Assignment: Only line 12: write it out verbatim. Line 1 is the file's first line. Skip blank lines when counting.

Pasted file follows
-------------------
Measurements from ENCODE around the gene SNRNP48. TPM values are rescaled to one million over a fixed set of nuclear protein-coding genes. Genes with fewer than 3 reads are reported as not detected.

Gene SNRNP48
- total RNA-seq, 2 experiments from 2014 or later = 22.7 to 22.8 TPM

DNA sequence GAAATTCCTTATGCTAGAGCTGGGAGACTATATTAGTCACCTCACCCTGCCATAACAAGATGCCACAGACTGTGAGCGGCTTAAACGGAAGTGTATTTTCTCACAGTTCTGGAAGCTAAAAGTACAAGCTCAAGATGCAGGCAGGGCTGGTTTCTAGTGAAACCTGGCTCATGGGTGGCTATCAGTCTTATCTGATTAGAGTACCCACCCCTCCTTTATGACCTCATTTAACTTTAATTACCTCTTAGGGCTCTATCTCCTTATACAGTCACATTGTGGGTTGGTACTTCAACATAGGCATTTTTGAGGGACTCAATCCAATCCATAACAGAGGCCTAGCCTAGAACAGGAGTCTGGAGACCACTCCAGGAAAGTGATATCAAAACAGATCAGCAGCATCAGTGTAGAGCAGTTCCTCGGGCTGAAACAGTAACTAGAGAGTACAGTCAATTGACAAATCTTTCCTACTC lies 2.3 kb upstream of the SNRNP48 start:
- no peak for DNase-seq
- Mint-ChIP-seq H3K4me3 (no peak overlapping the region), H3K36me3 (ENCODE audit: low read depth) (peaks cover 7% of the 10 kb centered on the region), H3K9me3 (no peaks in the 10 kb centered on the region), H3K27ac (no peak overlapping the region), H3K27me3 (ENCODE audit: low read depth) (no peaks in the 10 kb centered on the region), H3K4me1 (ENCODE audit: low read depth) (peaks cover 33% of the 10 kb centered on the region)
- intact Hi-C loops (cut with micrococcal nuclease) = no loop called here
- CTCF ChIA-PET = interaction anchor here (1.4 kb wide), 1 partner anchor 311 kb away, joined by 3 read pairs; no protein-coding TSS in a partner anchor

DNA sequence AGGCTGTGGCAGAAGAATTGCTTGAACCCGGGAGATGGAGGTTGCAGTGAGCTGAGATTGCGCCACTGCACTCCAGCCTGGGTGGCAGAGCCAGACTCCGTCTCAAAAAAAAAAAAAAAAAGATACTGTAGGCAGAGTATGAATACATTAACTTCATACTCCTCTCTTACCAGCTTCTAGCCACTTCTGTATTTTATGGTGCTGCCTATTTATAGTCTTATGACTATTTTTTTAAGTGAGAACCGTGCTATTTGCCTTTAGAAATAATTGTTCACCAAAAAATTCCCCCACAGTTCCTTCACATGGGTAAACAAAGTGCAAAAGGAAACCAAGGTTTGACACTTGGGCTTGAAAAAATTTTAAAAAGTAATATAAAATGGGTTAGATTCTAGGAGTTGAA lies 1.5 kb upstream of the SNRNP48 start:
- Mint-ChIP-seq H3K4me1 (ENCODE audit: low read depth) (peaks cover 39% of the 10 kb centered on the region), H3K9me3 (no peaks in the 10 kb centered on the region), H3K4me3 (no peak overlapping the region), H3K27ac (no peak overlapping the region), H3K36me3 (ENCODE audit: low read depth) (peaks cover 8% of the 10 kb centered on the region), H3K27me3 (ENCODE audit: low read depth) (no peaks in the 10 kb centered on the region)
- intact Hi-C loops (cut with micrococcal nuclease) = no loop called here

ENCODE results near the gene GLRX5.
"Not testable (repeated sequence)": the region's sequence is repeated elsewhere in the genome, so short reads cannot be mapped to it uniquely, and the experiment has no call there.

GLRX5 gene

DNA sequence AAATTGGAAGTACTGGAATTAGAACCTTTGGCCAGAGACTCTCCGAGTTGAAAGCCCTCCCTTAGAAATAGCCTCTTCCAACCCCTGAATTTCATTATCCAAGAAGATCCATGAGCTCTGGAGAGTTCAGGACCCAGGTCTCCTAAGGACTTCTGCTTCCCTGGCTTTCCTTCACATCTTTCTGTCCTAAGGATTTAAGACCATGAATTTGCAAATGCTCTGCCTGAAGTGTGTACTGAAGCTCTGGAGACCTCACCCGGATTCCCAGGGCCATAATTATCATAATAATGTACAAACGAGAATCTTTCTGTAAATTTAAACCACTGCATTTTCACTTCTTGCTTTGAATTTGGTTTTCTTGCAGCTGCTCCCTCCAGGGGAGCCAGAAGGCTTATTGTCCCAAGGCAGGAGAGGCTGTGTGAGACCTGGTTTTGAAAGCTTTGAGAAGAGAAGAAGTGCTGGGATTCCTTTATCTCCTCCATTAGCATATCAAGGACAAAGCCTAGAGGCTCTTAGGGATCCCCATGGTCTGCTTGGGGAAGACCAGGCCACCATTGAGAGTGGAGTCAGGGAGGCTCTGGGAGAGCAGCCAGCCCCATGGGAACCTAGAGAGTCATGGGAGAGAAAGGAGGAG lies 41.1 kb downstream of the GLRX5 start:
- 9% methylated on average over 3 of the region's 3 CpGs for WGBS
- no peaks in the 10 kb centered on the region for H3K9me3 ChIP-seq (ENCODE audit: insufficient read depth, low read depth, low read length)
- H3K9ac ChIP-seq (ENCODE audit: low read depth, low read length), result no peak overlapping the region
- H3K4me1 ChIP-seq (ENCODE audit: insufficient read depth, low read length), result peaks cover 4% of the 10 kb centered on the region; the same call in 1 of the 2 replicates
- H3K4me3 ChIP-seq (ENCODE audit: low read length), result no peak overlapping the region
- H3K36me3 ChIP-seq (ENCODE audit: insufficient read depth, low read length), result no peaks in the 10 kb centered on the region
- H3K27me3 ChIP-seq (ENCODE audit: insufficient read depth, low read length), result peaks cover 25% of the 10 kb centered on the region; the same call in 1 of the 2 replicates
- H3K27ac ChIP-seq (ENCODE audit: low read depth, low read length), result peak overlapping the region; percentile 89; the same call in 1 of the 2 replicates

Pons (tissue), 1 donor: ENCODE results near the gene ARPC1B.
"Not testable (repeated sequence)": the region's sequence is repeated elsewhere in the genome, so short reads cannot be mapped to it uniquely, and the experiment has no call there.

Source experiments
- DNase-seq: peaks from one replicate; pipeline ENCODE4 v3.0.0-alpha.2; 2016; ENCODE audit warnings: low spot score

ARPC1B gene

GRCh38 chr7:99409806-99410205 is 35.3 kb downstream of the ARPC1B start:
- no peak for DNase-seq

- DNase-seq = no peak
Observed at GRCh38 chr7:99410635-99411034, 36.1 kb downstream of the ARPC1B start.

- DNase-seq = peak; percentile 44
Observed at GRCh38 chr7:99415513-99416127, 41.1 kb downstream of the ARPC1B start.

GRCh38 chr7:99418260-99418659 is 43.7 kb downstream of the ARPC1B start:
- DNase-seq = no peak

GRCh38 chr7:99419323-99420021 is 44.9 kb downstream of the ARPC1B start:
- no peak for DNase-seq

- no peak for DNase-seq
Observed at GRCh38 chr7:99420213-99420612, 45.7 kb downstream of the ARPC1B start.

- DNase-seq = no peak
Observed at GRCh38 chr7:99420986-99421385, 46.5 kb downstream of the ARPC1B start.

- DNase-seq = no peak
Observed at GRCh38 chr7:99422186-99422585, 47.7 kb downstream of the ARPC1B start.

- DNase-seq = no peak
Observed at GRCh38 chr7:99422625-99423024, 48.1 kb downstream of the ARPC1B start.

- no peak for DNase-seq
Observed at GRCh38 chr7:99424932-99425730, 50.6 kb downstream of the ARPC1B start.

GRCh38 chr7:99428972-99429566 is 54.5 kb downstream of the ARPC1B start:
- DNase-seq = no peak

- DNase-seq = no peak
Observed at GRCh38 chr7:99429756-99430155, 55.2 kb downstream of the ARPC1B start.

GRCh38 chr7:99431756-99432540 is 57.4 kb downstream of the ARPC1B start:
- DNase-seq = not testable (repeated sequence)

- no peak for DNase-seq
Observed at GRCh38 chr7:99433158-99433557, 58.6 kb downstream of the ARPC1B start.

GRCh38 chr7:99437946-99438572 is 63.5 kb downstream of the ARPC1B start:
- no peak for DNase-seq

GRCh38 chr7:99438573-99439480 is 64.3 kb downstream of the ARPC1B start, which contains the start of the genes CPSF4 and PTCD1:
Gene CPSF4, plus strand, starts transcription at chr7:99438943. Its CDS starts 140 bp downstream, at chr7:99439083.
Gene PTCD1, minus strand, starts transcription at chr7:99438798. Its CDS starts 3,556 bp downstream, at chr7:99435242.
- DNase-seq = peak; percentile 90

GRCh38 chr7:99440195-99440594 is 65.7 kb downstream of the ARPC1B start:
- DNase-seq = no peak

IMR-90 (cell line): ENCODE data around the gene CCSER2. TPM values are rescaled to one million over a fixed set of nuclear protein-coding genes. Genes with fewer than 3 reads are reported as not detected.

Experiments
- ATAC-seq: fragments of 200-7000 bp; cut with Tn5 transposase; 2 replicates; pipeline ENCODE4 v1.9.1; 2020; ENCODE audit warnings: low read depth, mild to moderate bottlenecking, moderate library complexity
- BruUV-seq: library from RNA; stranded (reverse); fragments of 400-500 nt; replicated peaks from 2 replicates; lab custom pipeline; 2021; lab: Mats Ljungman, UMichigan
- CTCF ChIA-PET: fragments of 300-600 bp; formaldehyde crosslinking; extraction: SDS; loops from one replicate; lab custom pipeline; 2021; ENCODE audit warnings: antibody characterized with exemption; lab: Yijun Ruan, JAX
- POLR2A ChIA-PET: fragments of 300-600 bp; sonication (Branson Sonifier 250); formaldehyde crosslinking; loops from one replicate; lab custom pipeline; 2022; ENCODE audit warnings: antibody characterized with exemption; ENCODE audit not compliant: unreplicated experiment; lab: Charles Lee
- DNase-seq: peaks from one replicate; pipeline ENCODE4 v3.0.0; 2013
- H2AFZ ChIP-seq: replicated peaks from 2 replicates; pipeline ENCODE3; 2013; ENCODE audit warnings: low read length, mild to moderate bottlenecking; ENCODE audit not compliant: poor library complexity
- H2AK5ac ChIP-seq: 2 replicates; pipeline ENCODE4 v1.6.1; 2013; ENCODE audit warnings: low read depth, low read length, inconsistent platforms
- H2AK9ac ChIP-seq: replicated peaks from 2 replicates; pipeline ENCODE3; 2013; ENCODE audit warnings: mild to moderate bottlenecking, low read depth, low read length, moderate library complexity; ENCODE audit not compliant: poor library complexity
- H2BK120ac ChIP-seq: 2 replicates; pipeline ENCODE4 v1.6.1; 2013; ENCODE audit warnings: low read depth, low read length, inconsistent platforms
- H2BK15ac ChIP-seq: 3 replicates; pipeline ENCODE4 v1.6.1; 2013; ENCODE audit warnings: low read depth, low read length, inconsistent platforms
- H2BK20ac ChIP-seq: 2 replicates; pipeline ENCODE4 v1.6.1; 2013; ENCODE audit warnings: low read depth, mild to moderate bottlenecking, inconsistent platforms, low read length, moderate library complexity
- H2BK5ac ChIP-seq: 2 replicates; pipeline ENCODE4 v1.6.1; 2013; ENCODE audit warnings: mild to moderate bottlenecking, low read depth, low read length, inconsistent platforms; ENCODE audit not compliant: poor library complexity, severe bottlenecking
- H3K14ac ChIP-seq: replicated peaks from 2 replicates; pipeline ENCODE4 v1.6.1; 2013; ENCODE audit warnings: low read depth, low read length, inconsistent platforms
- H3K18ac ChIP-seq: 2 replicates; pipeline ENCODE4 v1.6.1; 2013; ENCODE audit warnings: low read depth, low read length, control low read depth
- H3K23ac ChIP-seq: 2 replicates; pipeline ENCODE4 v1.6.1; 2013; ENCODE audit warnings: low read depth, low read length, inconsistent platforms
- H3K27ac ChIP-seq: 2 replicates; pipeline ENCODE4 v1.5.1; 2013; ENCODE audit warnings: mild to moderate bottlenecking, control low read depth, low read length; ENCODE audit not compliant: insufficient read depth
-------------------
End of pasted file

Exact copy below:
ENCODE results near the gene GLRX5.